Flextensional electroacoustic transducer with hydrostatically compression-loaded driver
A flextensional electroacoustic transducer with end plates and outwardly convex shells connected to form a housing containing a transduction drive member and laterally disposed tensioning members in contact with said end plates. The tensioning members are connected by hinges allowing rotational oscillatory movement of the end plates with respect to said hinges. Another embodiment includes end plate hinges where the end plates contact the transduction drive member and hinges where the shells connect to the end plates.
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This invention relates to flextensional transducers and more particularly to a flextensional transducer in which hydrostatic pressure on the flexing portion of the transducer is coupled to the drive material so that the compressive stress originally introduced in the drive material at atmospheric pressure in a normal air environment is maintained or increased as the transducer is subjected to water pressure upon submergence.
In the prior art, the flextensional transducer 10 shown in the isometric view of FIG. 1 is comprised of a driver 11 which could be either a ceramic stack or magnetostrictive material each appropriately energized as known to those skilled in the art. A housing 12 comprising end portions 13 and flexing or shell portions 14 is arranged to provide compressional force on the driver 11 for reasons known to those skilled in the art. This compressive force is most commonly obtained by applying a transverse force to the shell portion 14 which elongates the separation between the ends 13. Insertion of the drive 11 between the elongated ends 13 is followed by release of the transverse force on the flexing sides 14 to result in a compressional force upon the drive 11. Alternatively, as is known to those skilled in the art, a threaded rod extending from one end 13 to the other end could be tensioned to provide a compression force upon the drive 11. The transducer is constructed with end panels not shown in FIG. 1 to provide a watertight enclosure generally containing air at atmospheric pressure when assembled. In operation, the transducer 10 is generally immersed in a substantial depth of water thereby creating inward pressure upon its shell portions 14 thereby reducing the compressional force being applied to the drive 11 in accordance with the depth of operation of the transducer. Therefore, the transducer design 10 of FIG. 1 is generally limited in its operating depth performance since a compressive force must always exist on the drive 11 to overcome the dynamic stresses induced by electromechanical drive.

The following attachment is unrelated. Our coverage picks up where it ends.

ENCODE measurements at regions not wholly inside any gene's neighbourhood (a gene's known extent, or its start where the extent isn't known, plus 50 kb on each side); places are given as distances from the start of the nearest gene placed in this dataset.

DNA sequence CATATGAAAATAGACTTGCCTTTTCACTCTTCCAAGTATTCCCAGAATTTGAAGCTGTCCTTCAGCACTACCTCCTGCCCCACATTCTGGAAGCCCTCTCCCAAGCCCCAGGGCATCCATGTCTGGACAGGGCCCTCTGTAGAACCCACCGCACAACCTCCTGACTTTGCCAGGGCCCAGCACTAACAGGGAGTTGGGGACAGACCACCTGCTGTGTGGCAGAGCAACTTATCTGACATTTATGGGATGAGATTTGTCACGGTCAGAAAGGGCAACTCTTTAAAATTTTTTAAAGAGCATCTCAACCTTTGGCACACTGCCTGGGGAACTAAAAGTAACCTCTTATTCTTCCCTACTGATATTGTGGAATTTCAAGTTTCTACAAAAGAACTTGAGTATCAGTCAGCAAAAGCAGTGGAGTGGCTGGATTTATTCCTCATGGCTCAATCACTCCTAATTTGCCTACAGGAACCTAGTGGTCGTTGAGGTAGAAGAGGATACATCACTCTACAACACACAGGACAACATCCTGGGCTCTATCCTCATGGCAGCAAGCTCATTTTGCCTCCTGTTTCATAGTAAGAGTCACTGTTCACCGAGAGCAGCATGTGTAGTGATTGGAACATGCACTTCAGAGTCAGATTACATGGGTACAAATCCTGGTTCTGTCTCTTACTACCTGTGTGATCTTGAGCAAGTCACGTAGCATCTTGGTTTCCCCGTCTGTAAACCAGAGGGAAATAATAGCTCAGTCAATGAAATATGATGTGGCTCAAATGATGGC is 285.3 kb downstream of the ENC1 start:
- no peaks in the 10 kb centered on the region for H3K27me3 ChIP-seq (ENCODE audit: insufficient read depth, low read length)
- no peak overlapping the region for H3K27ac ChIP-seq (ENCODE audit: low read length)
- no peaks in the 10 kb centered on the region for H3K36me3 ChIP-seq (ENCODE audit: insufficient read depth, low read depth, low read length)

Another prior art patent, U.S. Pat. No. 4,706,230, describes a structure which contains levers to magnify the expansion of the transduction material to obtain greater movement of the shell portions of the transducer. A rigid member supports the lever by acting as its fulcrum. Movement of the lever is accomplished by making its points of attachment to the transduction material, the shell, and the rigid member by connecting cantilevered members which flex or bend. The connecting members should have the conflicting desired properties of low bending stiffness with high longitudinal stiffness. Fatigue failure and noise generation are defects of the connecting members of this prior art patent. Water pressure-resisting properties of the transducer deteriorate if the strength of the connecting members is insufficient. When the strength is sufficient to resist the water pressure, the transducer acoustic performance is reduced because of the energy required to flex or bend the connecting members.SUMMARY OF THE INVENTION